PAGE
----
A conversation with singer-songwriter Odie Leigh about her music, TikTok, and her viral hit "Crop Circles."
Odie Leigh is a singer-songwriter, making music from her home state of Louisiana. She has reached millions through posting her songs on TikTok, and now has several songs from her discography published on streaming platforms. I got the chance to talk with her about her EP in the works, her biggest hits: "Ronnie's Song" and "Crop Circles," and about what is next for Odie Leigh.
You live in New Orleans, and I know a lot of things had to be put on hold because of Hurricane Ida. So, I have to ask: was the song that Ida prevented you from recording, the song that all of TikTok has been demanding from you?
Of course! At this point I really, oh my god, at this point I really feel so much pressure on that song that I almost just don't want to do it. I've recorded it so many times. I really have recorded the song at least five times, and I just can't get it right.
A: Can you talk a little bit about your experience making this song? Because I think we're both talking about “Crop Circles” right? What was your inspiration behind the song? What has it been like writing it and trying to record it, just take me through the story.
O: “Crop Circles” was written when I was feeling very low. I was feeling very frustrated. And I really realized that I've replaced journaling with songwriting. I used to journal all the time, but my journal from this year is empty because I realized I just take all my feelings, then I write songs, and then I post them on the internet. It's a lot. Sometimes I think about it, and I freak out a little bit, because I'm like, “oh my god, all of these thoughts and feelings just out into the world.”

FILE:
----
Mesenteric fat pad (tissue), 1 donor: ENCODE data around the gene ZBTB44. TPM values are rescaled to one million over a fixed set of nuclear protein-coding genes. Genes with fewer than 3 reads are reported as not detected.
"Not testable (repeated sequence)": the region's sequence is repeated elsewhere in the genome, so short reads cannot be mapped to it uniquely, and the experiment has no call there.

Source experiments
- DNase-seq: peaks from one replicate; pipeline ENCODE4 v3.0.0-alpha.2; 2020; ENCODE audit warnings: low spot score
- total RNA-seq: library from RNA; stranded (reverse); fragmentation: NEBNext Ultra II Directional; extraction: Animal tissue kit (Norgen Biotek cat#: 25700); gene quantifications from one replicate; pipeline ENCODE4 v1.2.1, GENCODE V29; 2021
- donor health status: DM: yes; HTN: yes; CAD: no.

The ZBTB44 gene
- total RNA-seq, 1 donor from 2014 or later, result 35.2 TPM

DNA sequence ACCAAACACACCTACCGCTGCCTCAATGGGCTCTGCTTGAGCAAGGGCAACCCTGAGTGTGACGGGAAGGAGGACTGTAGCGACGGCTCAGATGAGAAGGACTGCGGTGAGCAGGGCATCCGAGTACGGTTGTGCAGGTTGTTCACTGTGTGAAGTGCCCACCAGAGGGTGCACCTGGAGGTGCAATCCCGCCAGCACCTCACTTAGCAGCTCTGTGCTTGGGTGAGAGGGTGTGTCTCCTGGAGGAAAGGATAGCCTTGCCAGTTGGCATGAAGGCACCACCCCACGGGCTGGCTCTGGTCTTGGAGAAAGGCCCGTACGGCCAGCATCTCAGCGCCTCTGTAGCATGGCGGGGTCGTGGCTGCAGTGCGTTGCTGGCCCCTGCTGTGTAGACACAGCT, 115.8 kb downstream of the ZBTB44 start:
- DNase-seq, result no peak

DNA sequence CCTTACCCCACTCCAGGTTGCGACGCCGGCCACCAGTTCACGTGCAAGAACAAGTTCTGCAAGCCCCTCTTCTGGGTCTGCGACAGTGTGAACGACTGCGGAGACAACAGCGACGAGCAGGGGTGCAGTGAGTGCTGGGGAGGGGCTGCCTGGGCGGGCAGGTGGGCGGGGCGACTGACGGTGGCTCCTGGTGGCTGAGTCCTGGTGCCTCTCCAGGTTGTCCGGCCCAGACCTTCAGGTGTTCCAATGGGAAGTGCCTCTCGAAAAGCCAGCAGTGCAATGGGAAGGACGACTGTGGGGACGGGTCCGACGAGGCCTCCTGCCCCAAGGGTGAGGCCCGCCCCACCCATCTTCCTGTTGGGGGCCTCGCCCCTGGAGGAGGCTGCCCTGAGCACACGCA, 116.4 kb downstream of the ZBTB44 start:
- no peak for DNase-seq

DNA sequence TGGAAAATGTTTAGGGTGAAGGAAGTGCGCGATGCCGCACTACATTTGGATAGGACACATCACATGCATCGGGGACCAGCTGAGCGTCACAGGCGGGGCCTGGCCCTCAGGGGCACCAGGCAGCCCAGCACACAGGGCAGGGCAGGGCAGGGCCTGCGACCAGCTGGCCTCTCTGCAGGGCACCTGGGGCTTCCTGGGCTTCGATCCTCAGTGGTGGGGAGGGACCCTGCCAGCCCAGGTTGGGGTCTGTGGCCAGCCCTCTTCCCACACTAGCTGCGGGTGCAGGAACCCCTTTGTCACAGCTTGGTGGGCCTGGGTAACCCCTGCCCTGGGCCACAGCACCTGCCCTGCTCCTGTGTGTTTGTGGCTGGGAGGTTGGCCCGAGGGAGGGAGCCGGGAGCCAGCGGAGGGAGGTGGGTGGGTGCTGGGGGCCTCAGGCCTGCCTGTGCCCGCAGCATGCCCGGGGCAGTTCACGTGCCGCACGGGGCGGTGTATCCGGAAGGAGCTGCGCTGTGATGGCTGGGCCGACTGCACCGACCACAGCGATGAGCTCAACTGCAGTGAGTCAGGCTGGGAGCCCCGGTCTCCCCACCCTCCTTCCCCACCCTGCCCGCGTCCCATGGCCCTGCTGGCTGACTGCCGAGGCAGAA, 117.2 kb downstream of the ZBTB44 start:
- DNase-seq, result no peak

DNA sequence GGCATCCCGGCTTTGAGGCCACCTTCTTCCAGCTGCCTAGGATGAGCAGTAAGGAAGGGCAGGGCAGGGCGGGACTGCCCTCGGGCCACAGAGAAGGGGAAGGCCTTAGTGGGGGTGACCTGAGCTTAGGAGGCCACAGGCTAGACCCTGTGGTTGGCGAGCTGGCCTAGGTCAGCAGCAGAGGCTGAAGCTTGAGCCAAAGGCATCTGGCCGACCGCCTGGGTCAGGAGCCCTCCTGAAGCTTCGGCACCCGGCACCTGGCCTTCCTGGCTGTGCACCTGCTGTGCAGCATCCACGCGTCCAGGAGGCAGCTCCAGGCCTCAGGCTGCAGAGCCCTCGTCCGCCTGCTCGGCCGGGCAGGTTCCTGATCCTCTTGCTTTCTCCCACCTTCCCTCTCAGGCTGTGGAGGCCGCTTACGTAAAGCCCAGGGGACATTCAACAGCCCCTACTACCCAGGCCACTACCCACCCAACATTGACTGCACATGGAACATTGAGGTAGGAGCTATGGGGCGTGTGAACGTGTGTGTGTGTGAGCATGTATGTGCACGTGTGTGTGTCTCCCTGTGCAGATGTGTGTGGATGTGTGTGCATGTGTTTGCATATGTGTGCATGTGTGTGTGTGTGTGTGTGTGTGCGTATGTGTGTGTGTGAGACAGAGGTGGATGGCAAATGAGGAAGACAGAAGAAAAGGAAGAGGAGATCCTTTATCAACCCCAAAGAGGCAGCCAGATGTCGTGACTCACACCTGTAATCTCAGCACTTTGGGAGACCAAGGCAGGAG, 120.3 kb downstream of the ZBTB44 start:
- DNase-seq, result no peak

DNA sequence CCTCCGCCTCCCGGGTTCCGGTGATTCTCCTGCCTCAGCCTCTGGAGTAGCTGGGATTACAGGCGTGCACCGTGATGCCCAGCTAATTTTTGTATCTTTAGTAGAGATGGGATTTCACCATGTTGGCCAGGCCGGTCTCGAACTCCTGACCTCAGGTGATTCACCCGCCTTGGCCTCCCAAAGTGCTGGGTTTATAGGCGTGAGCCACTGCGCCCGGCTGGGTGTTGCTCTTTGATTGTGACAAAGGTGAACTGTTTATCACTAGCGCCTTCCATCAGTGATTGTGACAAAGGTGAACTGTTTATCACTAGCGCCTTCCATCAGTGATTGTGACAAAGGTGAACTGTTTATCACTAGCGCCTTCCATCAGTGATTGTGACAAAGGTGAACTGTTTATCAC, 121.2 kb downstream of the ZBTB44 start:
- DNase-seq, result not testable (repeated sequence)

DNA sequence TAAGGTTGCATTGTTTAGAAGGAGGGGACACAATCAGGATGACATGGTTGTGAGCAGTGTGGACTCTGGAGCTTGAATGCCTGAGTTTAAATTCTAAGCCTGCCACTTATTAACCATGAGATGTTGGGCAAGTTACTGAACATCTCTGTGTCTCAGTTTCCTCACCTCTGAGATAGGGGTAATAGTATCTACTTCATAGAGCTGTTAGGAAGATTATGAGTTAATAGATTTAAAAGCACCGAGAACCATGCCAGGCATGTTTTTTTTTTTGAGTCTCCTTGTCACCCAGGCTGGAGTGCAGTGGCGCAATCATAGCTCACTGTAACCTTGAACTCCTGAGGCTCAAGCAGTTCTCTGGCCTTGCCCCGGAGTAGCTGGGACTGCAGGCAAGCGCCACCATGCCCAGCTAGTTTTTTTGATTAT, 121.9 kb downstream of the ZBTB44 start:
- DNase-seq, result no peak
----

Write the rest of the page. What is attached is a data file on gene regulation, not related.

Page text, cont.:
My songwriting process is just I start playing something, and then I start talking. So I had a conversation with one of my roommates, and we were talking about dating, and I started kind of talking with someone who was a little bit older than me, like, seven or eight years. And he sent me this really weird message. He was like, “Oh, you're 21, wow, I feel like such a creep. I promise I'm not a predator.” I was like “no, no, no, no, no weird, weird.”
So, my roommate said, “You should start lying about your age.” And I thought that that was a really interesting thought. But I'm not gonna do that. I don't want to lie to people. But that's where the opening part of the song comes, “These days I've been lying about my age.” Yeah, it's, it's about. Yeah, it's about meeting people. And that's about dating. It's literally about online dating. It's straight up about Tinder.
A: So, a guy reached out to you on Tinder. Is that what the story is? Or is it like, just a combination of stories and feelings?
O: So, yeah, it's about online dating. And, and also about coming into yourself as a person, as an individual, as a grown adult. The line about “I don't think I've changed, but I'm too scared to say the same,” that's my internal process of seeing change as good. You have to change to grow and become a different person. But change can also be hard because whenever you change for the better, you kind of have to acknowledge that the way you were before wasn't perfect. It's a song about growing as a person coming into your own and figuring out who you are, and kind of the difficulties that come with that.